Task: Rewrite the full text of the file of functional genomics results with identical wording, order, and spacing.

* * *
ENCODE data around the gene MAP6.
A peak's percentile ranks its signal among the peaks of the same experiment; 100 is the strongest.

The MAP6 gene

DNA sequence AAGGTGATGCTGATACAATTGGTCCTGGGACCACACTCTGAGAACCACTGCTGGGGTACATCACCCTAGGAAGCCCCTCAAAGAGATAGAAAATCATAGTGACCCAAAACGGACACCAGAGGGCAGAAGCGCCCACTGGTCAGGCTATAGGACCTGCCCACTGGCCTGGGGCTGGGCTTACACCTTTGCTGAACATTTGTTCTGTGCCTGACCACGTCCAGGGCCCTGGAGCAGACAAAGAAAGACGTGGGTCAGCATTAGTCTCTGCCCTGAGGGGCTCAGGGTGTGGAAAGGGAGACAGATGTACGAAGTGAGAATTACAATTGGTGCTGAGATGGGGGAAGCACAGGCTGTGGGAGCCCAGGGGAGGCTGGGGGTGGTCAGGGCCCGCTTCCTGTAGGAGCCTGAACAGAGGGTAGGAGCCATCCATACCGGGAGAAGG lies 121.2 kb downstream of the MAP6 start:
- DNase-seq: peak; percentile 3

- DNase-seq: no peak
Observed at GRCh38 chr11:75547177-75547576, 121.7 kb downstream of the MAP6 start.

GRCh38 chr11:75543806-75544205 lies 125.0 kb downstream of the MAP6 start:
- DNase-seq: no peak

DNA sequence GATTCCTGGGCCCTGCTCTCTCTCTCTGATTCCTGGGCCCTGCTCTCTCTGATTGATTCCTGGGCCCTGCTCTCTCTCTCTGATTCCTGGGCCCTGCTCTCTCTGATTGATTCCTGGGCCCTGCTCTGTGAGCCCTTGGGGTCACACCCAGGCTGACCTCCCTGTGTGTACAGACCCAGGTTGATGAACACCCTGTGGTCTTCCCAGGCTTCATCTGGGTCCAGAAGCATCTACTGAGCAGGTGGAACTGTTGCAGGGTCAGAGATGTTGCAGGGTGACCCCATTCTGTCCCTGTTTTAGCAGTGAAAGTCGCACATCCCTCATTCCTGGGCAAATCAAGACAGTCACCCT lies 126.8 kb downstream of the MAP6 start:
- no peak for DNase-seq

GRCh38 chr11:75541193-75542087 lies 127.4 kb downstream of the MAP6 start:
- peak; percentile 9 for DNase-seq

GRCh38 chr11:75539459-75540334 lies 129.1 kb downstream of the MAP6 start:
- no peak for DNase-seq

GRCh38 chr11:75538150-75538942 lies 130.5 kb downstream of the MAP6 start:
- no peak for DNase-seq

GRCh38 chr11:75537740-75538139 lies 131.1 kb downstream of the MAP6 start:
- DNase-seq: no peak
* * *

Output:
ENCODE data around the gene MAP6.
A peak's percentile ranks its signal among the peaks of the same experiment; 100 is the strongest.

The MAP6 gene

DNA sequence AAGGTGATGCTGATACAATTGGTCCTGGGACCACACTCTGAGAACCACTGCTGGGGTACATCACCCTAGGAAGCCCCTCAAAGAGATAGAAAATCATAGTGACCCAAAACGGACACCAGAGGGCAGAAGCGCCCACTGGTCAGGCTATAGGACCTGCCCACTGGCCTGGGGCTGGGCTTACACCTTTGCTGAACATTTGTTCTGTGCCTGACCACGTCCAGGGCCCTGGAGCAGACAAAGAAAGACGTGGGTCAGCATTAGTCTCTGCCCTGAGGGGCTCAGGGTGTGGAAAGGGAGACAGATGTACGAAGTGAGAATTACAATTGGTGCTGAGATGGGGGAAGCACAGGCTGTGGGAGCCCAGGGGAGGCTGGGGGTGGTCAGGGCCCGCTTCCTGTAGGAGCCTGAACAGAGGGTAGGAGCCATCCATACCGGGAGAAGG lies 121.2 kb downstream of the MAP6 start:
- DNase-seq: peak; percentile 3

- DNase-seq: no peak
Observed at GRCh38 chr11:75547177-75547576, 121.7 kb downstream of the MAP6 start.

GRCh38 chr11:75543806-75544205 lies 125.0 kb downstream of the MAP6 start:
- DNase-seq: no peak

DNA sequence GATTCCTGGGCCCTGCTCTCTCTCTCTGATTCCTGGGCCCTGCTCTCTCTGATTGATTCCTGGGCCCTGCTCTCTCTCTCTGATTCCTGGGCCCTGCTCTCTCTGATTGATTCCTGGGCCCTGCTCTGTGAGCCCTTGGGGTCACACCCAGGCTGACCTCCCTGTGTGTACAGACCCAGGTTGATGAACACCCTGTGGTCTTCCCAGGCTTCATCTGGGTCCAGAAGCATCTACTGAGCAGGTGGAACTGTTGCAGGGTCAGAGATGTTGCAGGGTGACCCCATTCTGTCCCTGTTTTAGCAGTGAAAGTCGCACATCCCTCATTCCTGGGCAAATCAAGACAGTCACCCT lies 126.8 kb downstream of the MAP6 start:
- no peak for DNase-seq

GRCh38 chr11:75541193-75542087 lies 127.4 kb downstream of the MAP6 start:
- peak; percentile 9 for DNase-seq

GRCh38 chr11:75539459-75540334 lies 129.1 kb downstream of the MAP6 start:
- no peak for DNase-seq

GRCh38 chr11:75538150-75538942 lies 130.5 kb downstream of the MAP6 start:
- no peak for DNase-seq

GRCh38 chr11:75537740-75538139 lies 131.1 kb downstream of the MAP6 start:
- DNase-seq: no peak